The crux of the recent Planned Parenthood controversy is about fetal-tissue research: the health care organization provides tissues, at no profit, to medical researchers. It's an important area of science that has enjoyed bipartisan support
for decades, but which Republicans have now rebranded
as "harvesting organs from unborn children."
Among the group's critics is Republican presidential hopeful Ben Carson, a retired neurosurgeon. That wouldn't be especially interesting, were it not for the fact that Carson "previously did research using human fetal tissue." BuzzFeed had the scoop
Late on Wednesday, an OB/GYN and science writer Jen Gunter revealed on her blog a 1992 study in which Carson and three other colleagues used tissue from the fetal brain and nasal cavity to better understand the development of the chambers (or "ventricles") of the brain. These tissues "were obtained from two fetuses aborted at the ninth and 17th week of gestation," the paper says.
Just so we're clear, no one has accused Carson of doing anything illegal or medically unethical. On the contrary, the fetal-tissue research Carson conducted is rather common, and up until very recently, uncontroversial.
But as a Republican presidential candidate, Carson appears to have criticized the same scientific research he personally participated in. What's more, as BuzzFeed's report added, Carson told Fox News last month that a fetus at 17 weeks "is a human being." The fact that the GOP candidate used tissues from an aborted 17-week fetus makes his position that much more complex.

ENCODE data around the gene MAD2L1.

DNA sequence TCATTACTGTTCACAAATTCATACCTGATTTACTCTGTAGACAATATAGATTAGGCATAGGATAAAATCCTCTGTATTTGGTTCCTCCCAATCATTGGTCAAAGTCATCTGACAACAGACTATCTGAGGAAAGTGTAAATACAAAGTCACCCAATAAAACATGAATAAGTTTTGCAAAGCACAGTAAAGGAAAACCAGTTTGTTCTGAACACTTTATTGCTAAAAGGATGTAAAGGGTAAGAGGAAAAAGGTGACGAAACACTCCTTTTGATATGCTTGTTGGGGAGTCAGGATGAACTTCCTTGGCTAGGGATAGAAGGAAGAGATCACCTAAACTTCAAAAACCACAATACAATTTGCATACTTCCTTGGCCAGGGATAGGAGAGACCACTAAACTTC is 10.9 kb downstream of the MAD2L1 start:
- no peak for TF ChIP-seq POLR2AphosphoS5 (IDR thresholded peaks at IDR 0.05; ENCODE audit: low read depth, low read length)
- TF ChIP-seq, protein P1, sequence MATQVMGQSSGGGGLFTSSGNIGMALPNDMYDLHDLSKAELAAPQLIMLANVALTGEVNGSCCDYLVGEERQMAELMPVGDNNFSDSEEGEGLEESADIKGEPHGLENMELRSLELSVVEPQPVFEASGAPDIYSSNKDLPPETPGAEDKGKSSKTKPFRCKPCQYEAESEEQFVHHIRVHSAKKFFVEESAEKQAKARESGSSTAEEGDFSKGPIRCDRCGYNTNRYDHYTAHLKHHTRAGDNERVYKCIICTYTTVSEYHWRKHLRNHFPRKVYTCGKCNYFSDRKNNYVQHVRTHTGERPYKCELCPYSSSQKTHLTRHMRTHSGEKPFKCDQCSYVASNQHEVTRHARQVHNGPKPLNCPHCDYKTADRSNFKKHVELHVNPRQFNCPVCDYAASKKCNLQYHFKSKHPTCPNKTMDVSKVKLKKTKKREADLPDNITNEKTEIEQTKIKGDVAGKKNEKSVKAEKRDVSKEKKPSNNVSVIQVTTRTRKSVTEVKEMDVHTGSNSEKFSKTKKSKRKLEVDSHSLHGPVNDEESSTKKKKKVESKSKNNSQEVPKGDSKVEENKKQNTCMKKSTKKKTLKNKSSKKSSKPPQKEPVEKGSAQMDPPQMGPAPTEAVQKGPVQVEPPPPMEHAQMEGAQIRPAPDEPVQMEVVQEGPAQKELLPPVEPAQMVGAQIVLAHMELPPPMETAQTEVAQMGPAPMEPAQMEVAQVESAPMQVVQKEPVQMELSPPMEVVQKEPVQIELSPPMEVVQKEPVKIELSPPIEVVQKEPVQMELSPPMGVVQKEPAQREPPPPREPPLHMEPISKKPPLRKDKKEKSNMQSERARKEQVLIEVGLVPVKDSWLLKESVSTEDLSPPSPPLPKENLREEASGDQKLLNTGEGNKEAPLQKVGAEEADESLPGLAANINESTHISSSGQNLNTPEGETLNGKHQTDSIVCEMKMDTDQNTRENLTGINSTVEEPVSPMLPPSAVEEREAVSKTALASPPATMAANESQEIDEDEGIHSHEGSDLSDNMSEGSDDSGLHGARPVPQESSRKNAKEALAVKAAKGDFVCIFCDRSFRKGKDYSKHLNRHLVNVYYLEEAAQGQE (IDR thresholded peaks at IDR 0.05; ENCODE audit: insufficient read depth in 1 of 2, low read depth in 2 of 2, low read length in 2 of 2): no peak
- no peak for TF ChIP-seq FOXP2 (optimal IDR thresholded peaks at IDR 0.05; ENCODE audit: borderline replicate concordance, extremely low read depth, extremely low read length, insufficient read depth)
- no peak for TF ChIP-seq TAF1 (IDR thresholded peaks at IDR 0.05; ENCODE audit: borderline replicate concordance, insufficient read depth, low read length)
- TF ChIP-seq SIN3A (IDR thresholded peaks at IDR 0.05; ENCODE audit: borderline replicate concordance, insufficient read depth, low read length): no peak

The good news is, Carson has a response. The bad news is, it's not particularly persuasive.
The right-wing physician talked to the Washington Post
's Dave Weigel this morning, and this
is what Carson has come up with as a defense.
"You have to look at the intent," Carson said before beginning a campaign swing through New Hampshire. "To willfully ignore evidence that you have for some ideological reason is wrong. If you're killing babies and taking the tissue, that's a very different thing than taking a dead specimen and keeping a record of it."
I kept looking for the part of the response in which Carson explained the difference between his fetal-tissue research and the work Planned Parenthood does to facilitate fetal-tissue research, but there was such no explanation. Sarah Kliff added
, "Carson seems to indicate that his research was 'keeping a record' of fetal tissue, although that doesn't make much sense: His work used fetal tissue in service of a research goal."
Also note, just last week, Carson told msnbc he doesn't know
whether fetal-tissue research should be banned. This morning, he told Weigel
that the research isn't immoral and should continue.
The Post's report added, "Asked if Planned Parenthood should cease its fetal tissue distribution, Carson demurred."
MSNBC's Irin Carmon had more
on the controversy this morning.
Disclosure: My wife works at Planned Parenthood, but she played no role in this piece and her work is unrelated to the controversial videos.